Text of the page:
A court in military-ruled Burma rejected opposition leader Aung San Suu Kyi's latest bid for freedom Friday, turning down an appeal of her most recent sentence of house arrest, her lawyer said.

Suu Kyi was convicted and sentenced in August for briefly sheltering an uninvited American at her home earlier this year, in a verdict that drew international condemnation and ensured that she would not be able to participate in elections scheduled for next year.

She argued in the appeal that the conviction was unwarranted, but the Yangon Division court ruled against the appeal, lawyer Nyan Win said.

He said Suu Kyi's legal team would file a new appeal to the Supreme Court within 60 days, and that Friday's proceedings had opened a new possibility for the defense's legal arguments.

He said the court accepted the argument that the 1974 constitution under which she was charged was null and void. However, the court said the provisions of the 1975 security law under which Suu Kyi has been kept under house arrest remained in force.

"I think there is a window open over there. They have opened a window," Nyan Win said.

Already in detention for about 14 of the last 20 years, the Nobel Peace Prize winner was sentenced in August to another 18 months for sheltering the American, John Yettaw.

Yettaw has said he wanted to warn Suu Kyi he had a "vision" that she would be assassinated. He was sentenced to seven years in prison but released on humanitarian grounds and deported less than a week after the verdict.

Security was tight for Friday's ruling, with riot police ringing the court house.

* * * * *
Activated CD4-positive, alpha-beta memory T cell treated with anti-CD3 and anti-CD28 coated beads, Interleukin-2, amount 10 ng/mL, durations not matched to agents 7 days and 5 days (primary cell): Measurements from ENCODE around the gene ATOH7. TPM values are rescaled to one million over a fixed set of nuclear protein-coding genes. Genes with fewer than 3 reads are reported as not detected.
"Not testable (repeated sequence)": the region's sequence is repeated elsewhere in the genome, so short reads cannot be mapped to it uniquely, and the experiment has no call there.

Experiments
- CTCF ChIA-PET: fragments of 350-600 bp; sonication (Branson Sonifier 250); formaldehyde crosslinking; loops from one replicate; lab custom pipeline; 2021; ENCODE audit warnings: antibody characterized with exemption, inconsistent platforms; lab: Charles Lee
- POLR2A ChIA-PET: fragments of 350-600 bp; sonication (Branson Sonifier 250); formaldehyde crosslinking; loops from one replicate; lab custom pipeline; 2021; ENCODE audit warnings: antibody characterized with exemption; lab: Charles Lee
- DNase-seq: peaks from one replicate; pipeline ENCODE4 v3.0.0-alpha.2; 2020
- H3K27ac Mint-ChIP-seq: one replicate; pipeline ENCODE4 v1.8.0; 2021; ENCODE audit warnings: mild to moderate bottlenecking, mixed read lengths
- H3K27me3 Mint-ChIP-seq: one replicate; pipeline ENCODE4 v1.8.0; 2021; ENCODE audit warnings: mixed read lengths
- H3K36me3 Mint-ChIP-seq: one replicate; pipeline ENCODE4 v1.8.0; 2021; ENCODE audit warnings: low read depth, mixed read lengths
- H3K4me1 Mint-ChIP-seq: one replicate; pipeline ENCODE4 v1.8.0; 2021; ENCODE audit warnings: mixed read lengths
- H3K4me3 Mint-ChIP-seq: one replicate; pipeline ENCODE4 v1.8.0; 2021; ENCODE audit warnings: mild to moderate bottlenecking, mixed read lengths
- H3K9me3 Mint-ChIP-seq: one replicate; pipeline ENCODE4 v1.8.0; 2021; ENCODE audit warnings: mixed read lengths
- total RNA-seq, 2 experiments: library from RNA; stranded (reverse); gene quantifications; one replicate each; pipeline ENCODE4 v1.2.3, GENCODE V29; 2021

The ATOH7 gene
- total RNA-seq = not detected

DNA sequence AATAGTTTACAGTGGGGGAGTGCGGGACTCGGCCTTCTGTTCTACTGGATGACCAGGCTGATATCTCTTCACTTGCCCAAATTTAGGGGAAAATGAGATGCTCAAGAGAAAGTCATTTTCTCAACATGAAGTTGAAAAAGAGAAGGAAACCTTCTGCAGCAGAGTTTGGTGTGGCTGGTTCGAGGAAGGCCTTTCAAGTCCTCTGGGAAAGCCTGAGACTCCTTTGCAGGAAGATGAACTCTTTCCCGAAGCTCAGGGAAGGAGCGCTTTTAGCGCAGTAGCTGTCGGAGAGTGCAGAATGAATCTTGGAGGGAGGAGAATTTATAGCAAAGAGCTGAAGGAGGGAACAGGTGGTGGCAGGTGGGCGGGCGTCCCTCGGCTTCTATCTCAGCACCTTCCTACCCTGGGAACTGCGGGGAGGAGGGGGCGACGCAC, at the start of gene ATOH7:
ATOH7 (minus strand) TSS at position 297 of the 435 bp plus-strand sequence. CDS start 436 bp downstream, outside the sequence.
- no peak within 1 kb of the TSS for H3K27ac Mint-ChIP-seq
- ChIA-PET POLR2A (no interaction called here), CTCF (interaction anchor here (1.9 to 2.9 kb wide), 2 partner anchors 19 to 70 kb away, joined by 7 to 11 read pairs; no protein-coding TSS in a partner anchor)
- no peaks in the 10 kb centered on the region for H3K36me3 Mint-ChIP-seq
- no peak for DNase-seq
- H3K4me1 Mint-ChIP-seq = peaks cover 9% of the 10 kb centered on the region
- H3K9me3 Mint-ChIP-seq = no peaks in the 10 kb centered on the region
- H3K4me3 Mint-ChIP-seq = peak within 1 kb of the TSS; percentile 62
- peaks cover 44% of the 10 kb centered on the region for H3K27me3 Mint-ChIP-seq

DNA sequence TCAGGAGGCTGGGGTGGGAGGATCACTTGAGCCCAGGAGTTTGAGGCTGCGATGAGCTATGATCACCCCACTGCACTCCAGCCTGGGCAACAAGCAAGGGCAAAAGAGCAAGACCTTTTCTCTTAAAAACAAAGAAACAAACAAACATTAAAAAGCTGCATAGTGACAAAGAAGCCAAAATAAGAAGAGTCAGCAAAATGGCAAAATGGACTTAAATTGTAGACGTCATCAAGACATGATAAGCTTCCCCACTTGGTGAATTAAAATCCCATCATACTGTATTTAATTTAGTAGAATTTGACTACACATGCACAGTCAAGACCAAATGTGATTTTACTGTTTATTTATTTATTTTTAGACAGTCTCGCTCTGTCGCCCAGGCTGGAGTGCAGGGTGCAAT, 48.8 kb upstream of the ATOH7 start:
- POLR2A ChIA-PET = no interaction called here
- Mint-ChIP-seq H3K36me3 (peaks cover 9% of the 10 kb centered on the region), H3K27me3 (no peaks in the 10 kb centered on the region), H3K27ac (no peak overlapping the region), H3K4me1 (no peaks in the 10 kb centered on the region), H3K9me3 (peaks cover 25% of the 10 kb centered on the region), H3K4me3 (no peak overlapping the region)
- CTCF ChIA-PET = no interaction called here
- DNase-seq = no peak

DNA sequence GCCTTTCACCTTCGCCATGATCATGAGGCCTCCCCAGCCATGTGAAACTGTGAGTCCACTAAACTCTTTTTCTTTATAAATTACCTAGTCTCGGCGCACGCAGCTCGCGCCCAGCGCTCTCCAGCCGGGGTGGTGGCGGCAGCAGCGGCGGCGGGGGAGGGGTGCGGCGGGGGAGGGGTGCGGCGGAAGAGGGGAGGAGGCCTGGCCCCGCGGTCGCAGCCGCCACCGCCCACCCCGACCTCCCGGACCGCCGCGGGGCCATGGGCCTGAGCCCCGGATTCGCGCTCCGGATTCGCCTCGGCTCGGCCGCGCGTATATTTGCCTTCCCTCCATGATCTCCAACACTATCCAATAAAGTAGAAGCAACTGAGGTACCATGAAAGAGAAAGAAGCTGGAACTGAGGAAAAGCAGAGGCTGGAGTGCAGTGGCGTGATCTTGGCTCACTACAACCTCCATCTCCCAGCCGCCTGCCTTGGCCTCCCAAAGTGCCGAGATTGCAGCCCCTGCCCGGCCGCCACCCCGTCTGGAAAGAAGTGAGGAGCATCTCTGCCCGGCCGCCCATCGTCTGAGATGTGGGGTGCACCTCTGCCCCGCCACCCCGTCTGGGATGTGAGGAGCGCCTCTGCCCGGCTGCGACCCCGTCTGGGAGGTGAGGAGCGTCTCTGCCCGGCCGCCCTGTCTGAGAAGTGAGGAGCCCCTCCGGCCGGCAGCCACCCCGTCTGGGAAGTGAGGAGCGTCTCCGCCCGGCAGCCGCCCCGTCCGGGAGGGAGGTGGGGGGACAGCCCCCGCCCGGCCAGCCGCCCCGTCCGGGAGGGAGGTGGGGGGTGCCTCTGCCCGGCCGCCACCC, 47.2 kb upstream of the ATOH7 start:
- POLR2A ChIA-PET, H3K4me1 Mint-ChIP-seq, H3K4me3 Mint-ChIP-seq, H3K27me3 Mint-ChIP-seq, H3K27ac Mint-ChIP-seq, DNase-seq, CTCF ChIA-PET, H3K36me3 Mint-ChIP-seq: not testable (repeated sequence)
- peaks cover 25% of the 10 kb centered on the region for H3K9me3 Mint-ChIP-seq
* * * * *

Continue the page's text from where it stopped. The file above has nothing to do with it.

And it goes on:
In the appeal, Suu Kyi's lawyers raised no new substantive arguments that had not been heard in the original district court trial.

Burma's courts almost always follow the same hard line toward Suu Kyi and the country's democracy movement, which the military government often accuses of collaborating with the country's enemies to destroy the nation.

But Friday's ruling came amid a tentative change in the political winds, after the United States announced last week it was modifying its tough policy of seeking only to isolate the military regime and would instead try to engage it through high-level talks.

The U.S. said it will not give up its political and economic sanctions against the regime. It and other Western nations apply sanctions because of Burma's poor human rights record and its failure to turn over power to Suu Kyi's party after it won the last elections in 1990.

U.S. Assistant Secretary of State Kurt Campbell, the top U.S. diplomat for East Asia, told the Senate Foreign Relations Asia Subcommittee on Wednesday that lifting sanctions as the administration tries to start a dialogue, without Burma making any democratic changes, would be a mistake.

At the same time, Suu Kyi, 64, has made what appears to be a confidence-building gesture toward the junta, suggesting last week in a letter to leader Senior Gen. Than Shwe that she is willing to cooperate with it to have the sanctions lifted, according to a statement from her National League for Democracy party.

She had previously welcomed sanctions as a way to pressure the junta to achieve political reconciliation with the pro-democracy movement. The movement has insisted on concessions from the government if they are to work together, particularly the freeing of political prisoners and the reopening of party offices around the country.

Suu Kyi was convicted Aug. 11 and sentenced to three years in prison with hard labor after Yettaw secretly swam to her home. The sentence was commuted to 18 months of house arrest by Than Shwe.

Suu Kyi has described the conviction as unfair. Authorities would not let her attend the appeal hearing.